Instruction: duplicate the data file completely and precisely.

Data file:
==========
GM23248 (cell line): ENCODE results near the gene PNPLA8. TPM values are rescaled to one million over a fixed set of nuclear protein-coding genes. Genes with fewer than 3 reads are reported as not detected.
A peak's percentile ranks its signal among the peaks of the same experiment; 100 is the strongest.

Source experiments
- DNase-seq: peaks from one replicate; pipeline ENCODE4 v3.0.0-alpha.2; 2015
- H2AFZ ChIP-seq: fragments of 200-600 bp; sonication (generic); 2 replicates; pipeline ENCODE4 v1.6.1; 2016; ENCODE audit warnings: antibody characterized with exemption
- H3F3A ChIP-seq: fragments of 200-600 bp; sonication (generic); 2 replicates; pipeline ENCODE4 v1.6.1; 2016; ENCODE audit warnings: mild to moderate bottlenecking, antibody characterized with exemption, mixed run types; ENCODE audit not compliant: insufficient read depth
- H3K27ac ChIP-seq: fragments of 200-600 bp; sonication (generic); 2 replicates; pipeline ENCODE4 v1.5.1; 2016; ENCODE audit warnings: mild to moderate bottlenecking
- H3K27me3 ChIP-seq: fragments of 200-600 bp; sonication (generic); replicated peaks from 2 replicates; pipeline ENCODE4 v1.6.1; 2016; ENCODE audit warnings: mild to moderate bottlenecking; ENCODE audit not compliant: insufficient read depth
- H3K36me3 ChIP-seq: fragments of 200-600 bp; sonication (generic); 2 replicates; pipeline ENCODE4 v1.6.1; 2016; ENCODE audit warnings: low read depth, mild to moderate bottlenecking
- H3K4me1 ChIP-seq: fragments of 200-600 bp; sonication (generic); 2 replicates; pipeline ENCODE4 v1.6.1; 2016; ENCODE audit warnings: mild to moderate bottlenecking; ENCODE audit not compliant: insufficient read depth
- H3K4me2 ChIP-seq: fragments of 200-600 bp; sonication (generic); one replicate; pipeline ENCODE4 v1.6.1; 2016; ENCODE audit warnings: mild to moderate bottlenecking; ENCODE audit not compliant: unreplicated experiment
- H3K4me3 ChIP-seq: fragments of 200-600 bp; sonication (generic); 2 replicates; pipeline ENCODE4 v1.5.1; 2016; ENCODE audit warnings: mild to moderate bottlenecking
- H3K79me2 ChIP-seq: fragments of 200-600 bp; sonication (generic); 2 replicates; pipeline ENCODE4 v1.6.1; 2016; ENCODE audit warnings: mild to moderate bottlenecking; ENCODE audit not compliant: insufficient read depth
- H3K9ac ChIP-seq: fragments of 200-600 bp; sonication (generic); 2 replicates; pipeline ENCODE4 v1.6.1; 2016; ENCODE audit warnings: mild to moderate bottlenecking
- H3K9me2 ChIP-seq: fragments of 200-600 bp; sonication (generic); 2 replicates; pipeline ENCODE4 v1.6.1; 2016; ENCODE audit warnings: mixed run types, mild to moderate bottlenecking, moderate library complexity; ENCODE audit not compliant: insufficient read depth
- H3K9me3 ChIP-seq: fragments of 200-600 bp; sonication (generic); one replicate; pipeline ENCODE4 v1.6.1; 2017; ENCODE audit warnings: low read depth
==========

GM23248 (cell line): ENCODE results near the gene PNPLA8. TPM values are rescaled to one million over a fixed set of nuclear protein-coding genes. Genes with fewer than 3 reads are reported as not detected.
A peak's percentile ranks its signal among the peaks of the same experiment; 100 is the strongest.

Source experiments
- DNase-seq: peaks from one replicate; pipeline ENCODE4 v3.0.0-alpha.2; 2015
- H2AFZ ChIP-seq: fragments of 200-600 bp; sonication (generic); 2 replicates; pipeline ENCODE4 v1.6.1; 2016; ENCODE audit warnings: antibody characterized with exemption
- H3F3A ChIP-seq: fragments of 200-600 bp; sonication (generic); 2 replicates; pipeline ENCODE4 v1.6.1; 2016; ENCODE audit warnings: mild to moderate bottlenecking, antibody characterized with exemption, mixed run types; ENCODE audit not compliant: insufficient read depth
- H3K27ac ChIP-seq: fragments of 200-600 bp; sonication (generic); 2 replicates; pipeline ENCODE4 v1.5.1; 2016; ENCODE audit warnings: mild to moderate bottlenecking
- H3K27me3 ChIP-seq: fragments of 200-600 bp; sonication (generic); replicated peaks from 2 replicates; pipeline ENCODE4 v1.6.1; 2016; ENCODE audit warnings: mild to moderate bottlenecking; ENCODE audit not compliant: insufficient read depth
- H3K36me3 ChIP-seq: fragments of 200-600 bp; sonication (generic); 2 replicates; pipeline ENCODE4 v1.6.1; 2016; ENCODE audit warnings: low read depth, mild to moderate bottlenecking
- H3K4me1 ChIP-seq: fragments of 200-600 bp; sonication (generic); 2 replicates; pipeline ENCODE4 v1.6.1; 2016; ENCODE audit warnings: mild to moderate bottlenecking; ENCODE audit not compliant: insufficient read depth
- H3K4me2 ChIP-seq: fragments of 200-600 bp; sonication (generic); one replicate; pipeline ENCODE4 v1.6.1; 2016; ENCODE audit warnings: mild to moderate bottlenecking; ENCODE audit not compliant: unreplicated experiment
- H3K4me3 ChIP-seq: fragments of 200-600 bp; sonication (generic); 2 replicates; pipeline ENCODE4 v1.5.1; 2016; ENCODE audit warnings: mild to moderate bottlenecking
- H3K79me2 ChIP-seq: fragments of 200-600 bp; sonication (generic); 2 replicates; pipeline ENCODE4 v1.6.1; 2016; ENCODE audit warnings: mild to moderate bottlenecking; ENCODE audit not compliant: insufficient read depth
- H3K9ac ChIP-seq: fragments of 200-600 bp; sonication (generic); 2 replicates; pipeline ENCODE4 v1.6.1; 2016; ENCODE audit warnings: mild to moderate bottlenecking
- H3K9me2 ChIP-seq: fragments of 200-600 bp; sonication (generic); 2 replicates; pipeline ENCODE4 v1.6.1; 2016; ENCODE audit warnings: mixed run types, mild to moderate bottlenecking, moderate library complexity; ENCODE audit not compliant: insufficient read depth
- H3K9me3 ChIP-seq: fragments of 200-600 bp; sonication (generic); one replicate; pipeline ENCODE4 v1.6.1; 2017; ENCODE audit warnings: low read depth